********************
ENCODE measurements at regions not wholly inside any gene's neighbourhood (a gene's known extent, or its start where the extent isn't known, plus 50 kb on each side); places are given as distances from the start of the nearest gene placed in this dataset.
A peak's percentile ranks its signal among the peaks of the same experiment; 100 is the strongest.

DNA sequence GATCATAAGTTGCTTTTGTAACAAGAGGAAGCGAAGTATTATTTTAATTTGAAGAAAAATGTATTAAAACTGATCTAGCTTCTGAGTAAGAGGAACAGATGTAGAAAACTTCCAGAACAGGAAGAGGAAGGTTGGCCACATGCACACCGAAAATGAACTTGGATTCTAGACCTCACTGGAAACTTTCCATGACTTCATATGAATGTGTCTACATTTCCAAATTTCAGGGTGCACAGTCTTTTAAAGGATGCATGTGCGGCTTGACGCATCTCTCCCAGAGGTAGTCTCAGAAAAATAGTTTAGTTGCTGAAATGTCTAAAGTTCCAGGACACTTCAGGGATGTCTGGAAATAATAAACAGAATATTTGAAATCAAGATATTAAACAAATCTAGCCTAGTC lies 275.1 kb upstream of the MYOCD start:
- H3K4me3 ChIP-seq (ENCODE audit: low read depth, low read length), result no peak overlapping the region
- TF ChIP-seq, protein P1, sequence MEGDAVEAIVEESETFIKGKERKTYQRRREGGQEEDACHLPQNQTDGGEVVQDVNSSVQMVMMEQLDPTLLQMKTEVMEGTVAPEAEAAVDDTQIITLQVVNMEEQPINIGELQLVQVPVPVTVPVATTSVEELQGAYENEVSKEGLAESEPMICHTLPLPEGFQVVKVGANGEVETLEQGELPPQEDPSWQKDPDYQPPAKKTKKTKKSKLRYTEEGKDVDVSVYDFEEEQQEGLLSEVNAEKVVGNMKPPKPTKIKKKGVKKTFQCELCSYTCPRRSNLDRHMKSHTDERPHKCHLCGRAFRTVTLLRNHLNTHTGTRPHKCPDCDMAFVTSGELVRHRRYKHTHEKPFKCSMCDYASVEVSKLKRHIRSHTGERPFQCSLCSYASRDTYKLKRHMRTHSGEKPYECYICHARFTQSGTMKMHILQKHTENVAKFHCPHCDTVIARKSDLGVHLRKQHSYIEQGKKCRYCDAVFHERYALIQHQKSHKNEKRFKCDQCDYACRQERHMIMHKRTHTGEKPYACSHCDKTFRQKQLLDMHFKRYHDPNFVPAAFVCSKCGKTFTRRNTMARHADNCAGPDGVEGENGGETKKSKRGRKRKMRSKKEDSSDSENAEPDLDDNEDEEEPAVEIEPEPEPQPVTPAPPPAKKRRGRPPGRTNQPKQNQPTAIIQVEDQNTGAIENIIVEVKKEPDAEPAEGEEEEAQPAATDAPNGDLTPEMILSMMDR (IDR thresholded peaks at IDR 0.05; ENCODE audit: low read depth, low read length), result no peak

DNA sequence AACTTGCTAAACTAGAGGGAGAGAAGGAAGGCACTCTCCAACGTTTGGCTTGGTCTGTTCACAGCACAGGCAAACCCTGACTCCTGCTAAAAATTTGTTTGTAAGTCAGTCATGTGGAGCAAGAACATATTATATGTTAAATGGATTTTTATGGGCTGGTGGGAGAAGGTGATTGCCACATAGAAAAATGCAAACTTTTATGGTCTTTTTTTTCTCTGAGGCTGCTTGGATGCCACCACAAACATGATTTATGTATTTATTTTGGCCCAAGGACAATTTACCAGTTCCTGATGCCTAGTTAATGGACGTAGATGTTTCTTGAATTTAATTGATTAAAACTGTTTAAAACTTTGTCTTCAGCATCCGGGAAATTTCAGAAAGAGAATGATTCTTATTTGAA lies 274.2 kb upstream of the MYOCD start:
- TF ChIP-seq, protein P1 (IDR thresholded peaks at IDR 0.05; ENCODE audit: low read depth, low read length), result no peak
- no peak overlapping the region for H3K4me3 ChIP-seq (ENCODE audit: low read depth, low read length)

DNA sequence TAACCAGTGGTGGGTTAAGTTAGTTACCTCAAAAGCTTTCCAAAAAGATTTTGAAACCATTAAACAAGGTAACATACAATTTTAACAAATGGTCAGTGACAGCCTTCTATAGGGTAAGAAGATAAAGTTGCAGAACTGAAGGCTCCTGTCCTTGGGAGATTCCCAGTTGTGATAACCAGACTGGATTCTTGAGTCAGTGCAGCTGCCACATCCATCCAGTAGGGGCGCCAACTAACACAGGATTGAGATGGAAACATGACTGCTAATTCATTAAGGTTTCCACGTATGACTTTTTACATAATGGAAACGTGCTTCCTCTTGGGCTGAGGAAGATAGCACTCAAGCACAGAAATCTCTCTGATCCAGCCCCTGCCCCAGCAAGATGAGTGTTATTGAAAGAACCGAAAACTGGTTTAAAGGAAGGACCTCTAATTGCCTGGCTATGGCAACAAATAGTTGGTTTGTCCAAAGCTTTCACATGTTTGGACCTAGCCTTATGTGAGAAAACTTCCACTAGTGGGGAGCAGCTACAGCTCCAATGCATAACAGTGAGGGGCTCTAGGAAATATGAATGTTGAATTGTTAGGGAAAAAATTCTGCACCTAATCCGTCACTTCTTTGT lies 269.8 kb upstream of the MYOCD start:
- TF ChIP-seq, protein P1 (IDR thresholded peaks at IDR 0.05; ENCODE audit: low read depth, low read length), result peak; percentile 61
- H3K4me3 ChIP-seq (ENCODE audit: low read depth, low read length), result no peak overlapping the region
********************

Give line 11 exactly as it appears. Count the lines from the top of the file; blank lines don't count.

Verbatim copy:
- H3K4me3 ChIP-seq (ENCODE audit: low read depth, low read length), result no peak overlapping the region